I am beyond shattered or crushed but more like completely destroyed by what has occurred. Growing up in a Christian home I was completely sheltered with zero knowledge of the different long term consequences, progressive mental and emotional problems that can develope a survivor of Extreme long term child sexual abuse by a parent. I was so uninformed that when I learned had happened to my wife that I had not the slightest idea of the significants of that information that my wife was not at all happy to share with me. The far reaching extensive damage done to my wife’s mental and emotional health was way above my understanding and quite frankly was so foreign to me that I had no point of reference to judge in gauge the seriousness of her story. Beginning at six years old and lasting until she was 15 her father abused her violently. We married 18 years later and I was her third husband. The first few years we both seem to be happy enough however she continuously told me things about her Intimate preferences during our love making. At first I was a palled when she told me to do this or do that and that she really liked this particular thing or that particular thing and it one point I responded “oh good grief honey, normal people don’t do that! She had engaged and was very experienced in sexual practices that in some cases I had never even heard of. After less than a half a dozen years she began to grow very distant and cold emotionally and was retreating and withdrawing from participating in a real marital relationship. By the time we had been married for 11 years my wife was never home, didn’t keep our house cook our meals or do my laundry and had developed her own set of friends that I was not welcome to join or participate with in their outings and activities. She had gotten very involved with our church and had begun to be extremely active in charity work and especially in being a certified County jail chaplain under the leadership of our churches jail ministry that controlled all Christian related activities at the county jail. She counseled with Women inmates and eventually develop day after jail care program as a life coach to help these women change acting out the destructive patterns in their lives and learn better coping and social skills. She was very well known in our community highly respected was often asked for her opinion of an inmate by a judge, probation or parole officer. Then lightning struck in early spring of 2013. For about five years prior I had a gut feeling, eight instinct that something was very wrong but nothing I couldn’t put my finger on specifically because all of my wife’s activities outside the home seem to be faith based safe activities. Nonetheless I have a growing sense that something was a foot and along the way I had observed my wife acting out in ways that did not seem to fit with her character and personality when she was around certain men. I had developed a very successful career as a technical sales representative and had reached the top in my industry as the most productive technical salesman throughout the United States and 28 foreign countries where are my industries trade organizations operate it. During that week free time I was of course exposed to untold number of hours of sales training which also included learning to recognize and read body language and unconscious signals that we all exhibit in our daily lives. As I watched my wife during these episodes of animation I could not believe my eyes at what her body language was signaling. Nothing worse than sexual excitement and unconscious signals to those men that she was ready and wanting sexual relations. I couldn’t believe what I thought I was seeing in ignored it and told myself I was imagining or miss reading my wife. But then into thousand and 13 early spring I found her deeply emotionally involved in an online relationship making plans to bring them into our community from the foreign country and actually had invited him to move into my house! I outed this relationship in private and in the presence of our church pastor. She was shocked but thoroughly exposed and caught so she offered no denial but made extreme effort to minimize the relationship however she apologized said she had made a mistake that she love me want to be with my wife for the rest of our lives and please don’t divorce her. I for gave her and we had marriage counseling with our pastor for several months. Things got worse and worse and worse and I began to grow increasingly suspicious of her activities and I had that growing inner sense that something was terribly wrong. We finally separated in the fall of 2015 with her moving in with her dad who was very sick and about to lose his leg from complications of diabetes. We were separated for six months before she returns home. During that time I Saul my cellular phone bill increasing each month. I finally went online and looked at my account and inspected the text and data usage into my hole found it my wife was at that time averaging about 7000 texts a week hundreds and hundreds of telephone calls from all over the country and throughout our state including calls from several military bases! She had thousands of friends on Facebook so I began to do reverse look up son telephone numbers that I saw excessive text messaging back-and-forth and excessive calling loading the mini text and calls late at night or in the wee hours of the morning and go length of time for those calls. I open accounts at several of the background checking agencies and began tracing down ownership of these telephone numbers that were messaging and talking back-and-forth with my wife. I also ran a background check on my wife and was shocked when they ran a scan on social media sites that my wife was on a half a dozen or more of those sites besides Facebook and to my horror found her listed as a featured member of a dating site which was nothing more than a booty call site! A featured member is a account holder of the peas extra money to be more heavily advertised so they can meet more people to date or have affairs with. I could no longer keep my mouth shut and I can find is my wife with a screenshot of the profile on the dating site and screenshots of the phone companies list of text messages and calls with the dates the times the length the location where the calls originated from and then I told her I had reversed look up many of the telephone numbers and was able to give her the names of the men that I was most suspicious she was having affairs with. She became out of control anger and denied everything told me I was a lunatic in that she would not answer any of my questions and that if I were to find out anything it would be because I would dig it out by the roots! After her return home she continued spinning in ordinate amount of time on Facebook and always guarded her cell phone and iPad like a pitbull guards a steak! If she got up at 3:30 or four in the morning to go to the bathroom she took her cell phone and iPad with her! She would give me no access to look at her phone or check her messages or anything. That caused my miss trust of her and suspicion to reach extreme level and I felt like I knew what was going on but with her denials I was going to have to expose it and prove to her that I knew she was lying in forming relationships with other men. By the time I was finished I had uncovered so many relationships with men that it was mind staggering. I also uncovered relationships with women. Through using Data recovery programs I was able to pull deleted pictures text WhatsApp conversation Snapchat conversations email that have been deleted off of several of her old cell phones going back almost 12 years. Those texts were proof that she had sexual relations with multiple men she had affairs with married men, she had been flying into our city from out of state to meet her in there hotels, I recovered deleted photographs that included naked pictures of young and old women, facial pictures of Michlen and gentle toll pictures of mini men’s private parts. Also many pictures of my wife including one video she had secretly made of her and I engaging in sexual activity. I downloaded her sexiest deleted picture into a special search engine that revealed it was published on 381 different Internet sites. Here is the progression, immediately following her refusal to allow her father to abuse her anyway longer under threat she would call the authorities at 15 years old she began on a rampage of sexual relations with sometimes four or five different men a week. This activity continued through her first and second marriage and did not even slow down when she and I married and had not stopped or been altered in anyway up to just these past few months. She had developed a very sophisticated method to expose herself to men in person or online make a friend connection and then slowly subtly begin to exhibit signs in give signals to the man that she was vulnerable and available for sexual activities. If they did not turn the friendship into a sexual relation within 4 to 6 weeks of on line friendship she would drop film called and start the process over with another man. I documented direct Communications text messages pictures and everything going back 11 years in history.and activities with these men over c The course of 11 years through my telephone company account and data retrieval programs, used multiple background search companies, making phone calls and talking to men directly or talking to their spouse. I had the confessions of many of her lovers who had no idea that my wife had become a predator and had lured them in to perform abusive sex acts on her to satisfy her impulses and urges that she had no power to control! I presented all of my documentation to my best friend in life that I grew up with and who I’ve known longer than any other human being outside of immediate family. My friend is one of the leading psychologist in my state and was the man that wrote the drug treatment plan with protocols for the state funded programs as well as was the director of all of the in-house treatment centers owned by the state. My friend who is like a brother immediately recognized the seriousness when I had my first conversation on the phone with him and before he ever received copies or of my evidence he assembled a team of psychologist psychiatrist and therapist all specializing in child sexual abuse as well as the adult survivors. I sent him all of the evidence and material which he shared with them all and then we came toget her and had a six hour phone conference between all of us. After reviewing all of the evidence in asking me mini mini mini questions they drew some preliminary conclusions. I was told that this is not a diagnosis but you have a stab list enough evidence that we can clearly see certain signs of several different psych psychological and emotional conditions including but not limited to hypersexuality, sexualimpulsive disorder, multiplayer personality syndrome with posttraumatic shock syndrome in additional to several other developing conditions. Was explained to me that during her initial hope use by her primary abuser that she was imprinted with neural pathways being developed in her brain specifically designed to accommodate her experience of sexual abuse. These new pathways stimulated the two pleasure centers in the brain causing them to produce a high volume of endorphins, adrenaline and other such chemicals that amounted to a huge cocktail of pleasure drugs that she had become physically mentally and emotionally dependent upon. They explained that it appeared that her only method or way to stimulate the produce the cocktail was to re-create and re-experience the original abuse. I have been urged to get my wife into professional therapy and told it will be have to be extensive it may be years before her recovery with a possibility that she might never come back. A special concern and red flag for the team of doctors was how she had progressed from a victim into an abuser herself and the tactics she was utilizing were very creative and everything wrapped under layers and layers and layers of secrecy with her public persona so much the opposite of her secret life self to the point of nobody will believe it! That is the butt of my story in that I too have been altered , Damaged and have developed some impulses in activities from the exposure I received in a marital relationship with my wife. She left me one week ago and surprise surprise moved back in with her dad who is recovered now. Her mother passed away five years ago so they live alone in for several months prior to her leaving she began to clean her dad’s residence almost daily, cook his meals, do his laundry, and become his constant companion and best friend! She loves her dad so much that she has told me she would never ever support any allegations that he had abused her that he did that deserve to be prosecuted or get in trouble and that she really feels that it was her fault for being abused by him because as a child she was very flirtatious.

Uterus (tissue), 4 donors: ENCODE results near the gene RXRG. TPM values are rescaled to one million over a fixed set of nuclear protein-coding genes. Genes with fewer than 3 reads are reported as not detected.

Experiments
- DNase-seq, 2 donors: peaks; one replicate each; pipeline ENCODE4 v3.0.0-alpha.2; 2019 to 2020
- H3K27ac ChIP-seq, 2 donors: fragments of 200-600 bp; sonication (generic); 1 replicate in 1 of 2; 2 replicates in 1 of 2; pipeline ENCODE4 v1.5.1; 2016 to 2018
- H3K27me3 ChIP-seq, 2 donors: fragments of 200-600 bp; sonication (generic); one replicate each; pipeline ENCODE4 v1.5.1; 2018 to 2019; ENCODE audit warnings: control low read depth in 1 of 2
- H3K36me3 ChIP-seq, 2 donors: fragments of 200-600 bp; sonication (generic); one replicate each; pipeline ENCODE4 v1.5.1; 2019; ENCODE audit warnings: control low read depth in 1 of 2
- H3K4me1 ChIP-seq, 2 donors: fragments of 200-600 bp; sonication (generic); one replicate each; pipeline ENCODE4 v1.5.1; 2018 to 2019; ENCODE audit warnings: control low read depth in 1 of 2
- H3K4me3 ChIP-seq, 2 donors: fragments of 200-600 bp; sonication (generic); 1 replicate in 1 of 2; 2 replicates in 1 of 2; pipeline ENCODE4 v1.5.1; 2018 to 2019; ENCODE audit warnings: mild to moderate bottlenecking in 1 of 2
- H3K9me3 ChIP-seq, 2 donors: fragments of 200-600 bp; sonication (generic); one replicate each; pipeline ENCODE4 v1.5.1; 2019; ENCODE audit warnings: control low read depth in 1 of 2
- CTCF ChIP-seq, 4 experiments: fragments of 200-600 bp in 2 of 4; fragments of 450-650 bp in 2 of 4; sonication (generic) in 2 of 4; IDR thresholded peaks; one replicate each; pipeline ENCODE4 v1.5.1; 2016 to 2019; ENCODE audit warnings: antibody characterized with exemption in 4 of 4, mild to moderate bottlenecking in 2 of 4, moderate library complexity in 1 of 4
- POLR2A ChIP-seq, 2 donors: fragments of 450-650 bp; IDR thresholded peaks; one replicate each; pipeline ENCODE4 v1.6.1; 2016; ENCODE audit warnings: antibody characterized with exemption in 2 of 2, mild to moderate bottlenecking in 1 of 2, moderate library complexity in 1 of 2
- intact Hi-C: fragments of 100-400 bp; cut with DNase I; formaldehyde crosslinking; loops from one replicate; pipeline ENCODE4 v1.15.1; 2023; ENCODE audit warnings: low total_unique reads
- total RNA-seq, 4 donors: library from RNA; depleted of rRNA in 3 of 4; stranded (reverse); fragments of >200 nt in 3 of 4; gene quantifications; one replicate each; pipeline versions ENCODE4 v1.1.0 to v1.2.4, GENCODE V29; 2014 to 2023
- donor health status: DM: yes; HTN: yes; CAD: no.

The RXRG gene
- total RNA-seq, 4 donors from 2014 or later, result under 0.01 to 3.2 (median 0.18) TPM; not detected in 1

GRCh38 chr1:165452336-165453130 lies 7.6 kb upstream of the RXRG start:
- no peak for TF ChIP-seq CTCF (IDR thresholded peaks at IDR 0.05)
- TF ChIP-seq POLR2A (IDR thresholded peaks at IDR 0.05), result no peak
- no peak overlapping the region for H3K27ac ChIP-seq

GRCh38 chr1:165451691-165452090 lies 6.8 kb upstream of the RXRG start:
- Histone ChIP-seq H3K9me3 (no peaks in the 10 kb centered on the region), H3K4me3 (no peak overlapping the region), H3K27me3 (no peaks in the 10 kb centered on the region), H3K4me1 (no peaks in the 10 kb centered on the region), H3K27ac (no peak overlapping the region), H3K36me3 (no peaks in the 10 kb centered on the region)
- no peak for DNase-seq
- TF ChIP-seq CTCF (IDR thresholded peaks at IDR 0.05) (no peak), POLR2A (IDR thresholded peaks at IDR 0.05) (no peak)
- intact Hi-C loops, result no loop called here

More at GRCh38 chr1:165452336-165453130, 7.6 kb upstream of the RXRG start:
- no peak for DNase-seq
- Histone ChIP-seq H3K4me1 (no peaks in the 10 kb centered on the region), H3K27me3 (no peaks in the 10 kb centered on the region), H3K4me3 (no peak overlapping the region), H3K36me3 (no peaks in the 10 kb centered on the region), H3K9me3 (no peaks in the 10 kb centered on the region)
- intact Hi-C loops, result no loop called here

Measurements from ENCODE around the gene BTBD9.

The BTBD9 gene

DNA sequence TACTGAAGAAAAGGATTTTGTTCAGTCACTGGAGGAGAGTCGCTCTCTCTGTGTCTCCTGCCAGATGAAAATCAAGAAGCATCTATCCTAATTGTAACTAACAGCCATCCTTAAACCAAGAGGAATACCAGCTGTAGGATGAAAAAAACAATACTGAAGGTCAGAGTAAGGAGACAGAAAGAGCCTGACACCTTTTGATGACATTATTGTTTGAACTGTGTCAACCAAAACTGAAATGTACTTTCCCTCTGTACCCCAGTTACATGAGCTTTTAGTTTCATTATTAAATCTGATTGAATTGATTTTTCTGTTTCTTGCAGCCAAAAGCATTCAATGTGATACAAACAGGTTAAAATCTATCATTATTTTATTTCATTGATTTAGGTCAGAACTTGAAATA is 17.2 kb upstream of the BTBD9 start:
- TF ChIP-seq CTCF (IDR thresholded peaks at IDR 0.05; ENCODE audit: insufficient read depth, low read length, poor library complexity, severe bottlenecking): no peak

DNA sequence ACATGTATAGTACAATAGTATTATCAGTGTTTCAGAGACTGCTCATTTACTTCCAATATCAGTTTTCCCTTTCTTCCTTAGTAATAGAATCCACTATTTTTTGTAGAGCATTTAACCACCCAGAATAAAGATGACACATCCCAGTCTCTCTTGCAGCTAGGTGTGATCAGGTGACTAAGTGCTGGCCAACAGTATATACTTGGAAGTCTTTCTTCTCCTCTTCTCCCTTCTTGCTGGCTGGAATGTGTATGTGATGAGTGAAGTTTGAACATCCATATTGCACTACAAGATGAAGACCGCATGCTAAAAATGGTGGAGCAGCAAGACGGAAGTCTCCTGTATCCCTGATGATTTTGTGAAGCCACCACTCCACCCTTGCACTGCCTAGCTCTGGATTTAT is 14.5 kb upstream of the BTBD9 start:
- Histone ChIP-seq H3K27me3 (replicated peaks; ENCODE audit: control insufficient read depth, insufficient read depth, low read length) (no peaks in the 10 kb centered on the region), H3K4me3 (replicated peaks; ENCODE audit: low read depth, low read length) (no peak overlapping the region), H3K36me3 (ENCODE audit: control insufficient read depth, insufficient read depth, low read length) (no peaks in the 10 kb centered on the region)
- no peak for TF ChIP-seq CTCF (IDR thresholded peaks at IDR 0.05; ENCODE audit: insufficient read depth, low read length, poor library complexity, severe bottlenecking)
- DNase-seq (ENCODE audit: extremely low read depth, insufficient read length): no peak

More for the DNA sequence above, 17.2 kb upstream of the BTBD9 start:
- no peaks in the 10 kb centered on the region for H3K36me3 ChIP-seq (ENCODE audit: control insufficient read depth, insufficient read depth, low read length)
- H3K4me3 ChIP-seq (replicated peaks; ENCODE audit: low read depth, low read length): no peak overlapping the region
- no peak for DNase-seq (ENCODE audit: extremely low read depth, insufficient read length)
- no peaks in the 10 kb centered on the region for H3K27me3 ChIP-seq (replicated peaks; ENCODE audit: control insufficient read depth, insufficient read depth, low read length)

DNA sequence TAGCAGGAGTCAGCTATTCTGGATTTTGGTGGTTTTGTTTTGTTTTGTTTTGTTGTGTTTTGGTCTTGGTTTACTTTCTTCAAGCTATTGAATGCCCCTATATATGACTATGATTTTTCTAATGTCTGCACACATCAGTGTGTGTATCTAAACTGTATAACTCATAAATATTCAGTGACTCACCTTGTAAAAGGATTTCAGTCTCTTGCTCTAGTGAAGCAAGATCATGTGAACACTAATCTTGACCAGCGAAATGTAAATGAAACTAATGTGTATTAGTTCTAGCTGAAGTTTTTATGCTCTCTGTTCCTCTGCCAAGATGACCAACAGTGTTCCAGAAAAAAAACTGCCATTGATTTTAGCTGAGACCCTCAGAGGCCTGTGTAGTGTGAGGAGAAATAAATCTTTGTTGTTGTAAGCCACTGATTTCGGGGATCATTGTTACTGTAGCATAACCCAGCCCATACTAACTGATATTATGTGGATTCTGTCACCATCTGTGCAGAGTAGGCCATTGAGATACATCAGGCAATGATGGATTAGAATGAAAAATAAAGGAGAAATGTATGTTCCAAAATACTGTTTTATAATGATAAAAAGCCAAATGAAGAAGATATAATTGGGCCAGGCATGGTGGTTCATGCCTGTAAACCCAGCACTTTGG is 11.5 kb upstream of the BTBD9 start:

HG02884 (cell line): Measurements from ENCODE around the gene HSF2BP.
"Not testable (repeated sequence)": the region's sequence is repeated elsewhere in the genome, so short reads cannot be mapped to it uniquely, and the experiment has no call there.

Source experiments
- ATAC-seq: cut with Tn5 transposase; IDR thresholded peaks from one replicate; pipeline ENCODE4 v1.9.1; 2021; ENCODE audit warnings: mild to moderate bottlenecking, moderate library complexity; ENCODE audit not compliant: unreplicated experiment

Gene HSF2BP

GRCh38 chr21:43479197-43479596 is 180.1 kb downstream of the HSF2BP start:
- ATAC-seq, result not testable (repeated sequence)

What a horrible terrible awful nightmare existence I have lead for these past four years call my Nading in the complete destruction of my marriage, the loss of the woman that I love with all of my heart with the final in dignity being on sites like this No type of help or even acknowledgment is offered for the spouse of an adult survivor of child sex abuse. I know the aftereffects Kim very widely depending on the nature of the abuse in the link of time that it occurred. I have been told by the experts that the type of abuse she suffered is Extreme and the length of time of a minimum of nine years is excessively long so that the end result is my wife is far more damaged changed altered mentally emotionally spiritually with me being left alone without help without support often times not believed and or attacked for being a damaged spouse Obie adult survivor of child sexual abuse! I am second from one spectrum to the next . Very frustrated and yes growing extremely angry! I’m sorry for the weight but feel it was necessary to tell the bulk of my experiences.